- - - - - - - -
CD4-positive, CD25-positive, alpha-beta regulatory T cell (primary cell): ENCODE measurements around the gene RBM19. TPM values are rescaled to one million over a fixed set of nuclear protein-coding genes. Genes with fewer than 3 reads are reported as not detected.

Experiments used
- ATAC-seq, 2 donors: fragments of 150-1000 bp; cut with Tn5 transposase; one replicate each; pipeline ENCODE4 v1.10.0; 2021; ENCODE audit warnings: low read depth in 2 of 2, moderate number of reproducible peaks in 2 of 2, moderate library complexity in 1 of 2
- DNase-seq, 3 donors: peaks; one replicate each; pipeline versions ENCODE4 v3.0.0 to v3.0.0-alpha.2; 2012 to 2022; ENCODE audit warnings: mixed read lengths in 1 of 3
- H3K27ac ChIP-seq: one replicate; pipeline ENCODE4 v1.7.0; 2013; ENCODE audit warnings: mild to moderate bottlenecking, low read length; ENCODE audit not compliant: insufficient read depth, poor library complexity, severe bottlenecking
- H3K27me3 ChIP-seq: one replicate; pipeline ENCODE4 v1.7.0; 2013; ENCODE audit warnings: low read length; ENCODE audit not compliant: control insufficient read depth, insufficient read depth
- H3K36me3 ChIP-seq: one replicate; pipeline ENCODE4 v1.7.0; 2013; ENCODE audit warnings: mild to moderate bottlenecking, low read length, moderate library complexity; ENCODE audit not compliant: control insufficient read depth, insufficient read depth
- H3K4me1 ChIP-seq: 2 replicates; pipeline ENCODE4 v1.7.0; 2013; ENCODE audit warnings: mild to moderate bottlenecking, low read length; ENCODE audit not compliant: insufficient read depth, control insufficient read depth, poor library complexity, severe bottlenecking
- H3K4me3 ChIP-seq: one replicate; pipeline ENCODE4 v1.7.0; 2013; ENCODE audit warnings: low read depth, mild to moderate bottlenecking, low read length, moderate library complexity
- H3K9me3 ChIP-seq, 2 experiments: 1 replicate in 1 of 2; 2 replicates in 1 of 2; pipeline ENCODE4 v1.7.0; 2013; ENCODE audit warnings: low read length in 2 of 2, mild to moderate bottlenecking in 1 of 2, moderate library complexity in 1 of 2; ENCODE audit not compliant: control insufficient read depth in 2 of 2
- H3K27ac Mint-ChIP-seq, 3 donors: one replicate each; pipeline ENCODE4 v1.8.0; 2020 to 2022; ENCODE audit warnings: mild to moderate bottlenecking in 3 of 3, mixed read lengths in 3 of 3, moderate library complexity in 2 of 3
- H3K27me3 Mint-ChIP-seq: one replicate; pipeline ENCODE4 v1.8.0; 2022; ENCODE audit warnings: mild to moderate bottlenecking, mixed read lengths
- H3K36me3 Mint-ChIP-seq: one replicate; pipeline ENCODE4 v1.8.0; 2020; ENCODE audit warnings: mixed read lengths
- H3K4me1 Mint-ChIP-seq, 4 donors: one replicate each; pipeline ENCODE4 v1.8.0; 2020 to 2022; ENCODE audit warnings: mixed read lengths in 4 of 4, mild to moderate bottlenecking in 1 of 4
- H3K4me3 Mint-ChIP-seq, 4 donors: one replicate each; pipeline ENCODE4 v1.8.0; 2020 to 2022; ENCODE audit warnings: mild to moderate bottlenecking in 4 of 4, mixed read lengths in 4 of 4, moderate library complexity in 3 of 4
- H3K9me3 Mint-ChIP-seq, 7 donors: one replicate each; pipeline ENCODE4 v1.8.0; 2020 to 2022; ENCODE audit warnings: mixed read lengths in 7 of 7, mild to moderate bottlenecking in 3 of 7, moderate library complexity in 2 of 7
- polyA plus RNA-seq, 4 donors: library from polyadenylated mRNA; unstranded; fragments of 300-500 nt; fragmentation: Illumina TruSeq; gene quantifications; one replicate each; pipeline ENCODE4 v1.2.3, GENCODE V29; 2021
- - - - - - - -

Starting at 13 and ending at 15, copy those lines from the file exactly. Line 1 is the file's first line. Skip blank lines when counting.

- H3K36me3 Mint-ChIP-seq: one replicate; pipeline ENCODE4 v1.8.0; 2020; ENCODE audit warnings: mixed read lengths
- H3K4me1 Mint-ChIP-seq, 4 donors: one replicate each; pipeline ENCODE4 v1.8.0; 2020 to 2022; ENCODE audit warnings: mixed read lengths in 4 of 4, mild to moderate bottlenecking in 1 of 4
- H3K4me3 Mint-ChIP-seq, 4 donors: one replicate each; pipeline ENCODE4 v1.8.0; 2020 to 2022; ENCODE audit warnings: mild to moderate bottlenecking in 4 of 4, mixed read lengths in 4 of 4, moderate library complexity in 3 of 4